The Patriot Act

Below are excerpts from a recent speech by Al Gore. I would urge you to go read it, especially for the section where he covers exactly how the CIA and FBI had specific information that they could have used to detect and prevent two of the 9-11 hijackers, and thus foiled the whole tragedy.

“Here’s another recent change in our civil liberties:� Now, if it wants to, the federal government has the right to monitor every website you go to on the internet, keep a list of everyone you send email to or receive email from and everyone who you call on the telephone or who calls you � and they don’t even have to show probable cause that you’ve done anything wrong.� Nor do they ever have to report to any court on what they�re doing with the information.� Moreover, there are precious few safeguards to keep them from reading the content of all your email.”

“Starting two years ago, federal agents were given broad new statutory authority by the Patriot Act to “sneak and peak” in non-terrorism cases.� They can secretly enter your home with no warning � whether you are there or not � and they can wait for months before telling you they were there.� And it doesn’t have to have any relationship to terrorism whatsoever.� It applies to any garden-variety crime.� And the new law makes it very easy to get around the need for a traditional warrant — simply by saying that searching your house might have some connection (even a remote one) to the investigation of some agent of a foreign power.� Then they can go to another court, a secret court, that more or less has to give them a warrant whenever they ask.”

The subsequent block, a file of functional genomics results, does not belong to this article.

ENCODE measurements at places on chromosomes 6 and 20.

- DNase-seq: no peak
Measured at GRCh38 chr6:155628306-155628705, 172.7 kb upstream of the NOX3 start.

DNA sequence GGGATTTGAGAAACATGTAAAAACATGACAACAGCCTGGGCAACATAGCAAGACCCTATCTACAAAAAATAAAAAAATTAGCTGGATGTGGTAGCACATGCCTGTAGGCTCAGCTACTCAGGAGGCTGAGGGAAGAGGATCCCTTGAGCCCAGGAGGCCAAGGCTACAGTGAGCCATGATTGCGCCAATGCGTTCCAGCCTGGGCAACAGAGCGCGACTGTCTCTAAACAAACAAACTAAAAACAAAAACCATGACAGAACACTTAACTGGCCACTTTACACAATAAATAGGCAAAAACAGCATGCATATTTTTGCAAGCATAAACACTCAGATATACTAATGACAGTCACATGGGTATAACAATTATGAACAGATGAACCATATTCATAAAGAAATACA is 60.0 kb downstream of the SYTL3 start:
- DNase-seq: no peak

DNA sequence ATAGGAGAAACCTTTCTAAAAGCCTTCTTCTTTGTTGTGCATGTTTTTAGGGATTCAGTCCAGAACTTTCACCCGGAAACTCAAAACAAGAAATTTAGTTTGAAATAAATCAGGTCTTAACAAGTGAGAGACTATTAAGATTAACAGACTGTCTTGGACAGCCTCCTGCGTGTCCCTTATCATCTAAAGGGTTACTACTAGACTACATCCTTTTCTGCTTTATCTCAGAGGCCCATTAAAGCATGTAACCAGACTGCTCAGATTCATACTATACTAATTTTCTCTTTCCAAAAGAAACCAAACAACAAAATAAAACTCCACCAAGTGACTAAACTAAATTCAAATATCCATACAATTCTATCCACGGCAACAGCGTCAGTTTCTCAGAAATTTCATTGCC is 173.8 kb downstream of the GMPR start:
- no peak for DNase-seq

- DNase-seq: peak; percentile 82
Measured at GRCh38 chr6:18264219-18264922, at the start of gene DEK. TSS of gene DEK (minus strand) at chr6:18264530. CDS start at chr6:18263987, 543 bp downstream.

“Indeed, this Administration has turned the fundamental presumption of our democracy on its head.� A government of and for the people is supposed to be generally open to public scrutiny by the people — while the private information of the people themselves should be routinely protected from government intrusion.�
But instead, this Administration is seeking to conduct its work in secret even as it demands broad unfettered access to personal information about American citizens.� Under the rubric of protecting national security, they have obtained new powers to gather information from citizens and to keep it secret.� Yet at the same time they themselves refuse to disclose information that is highly relevant to the war against terrorism.”

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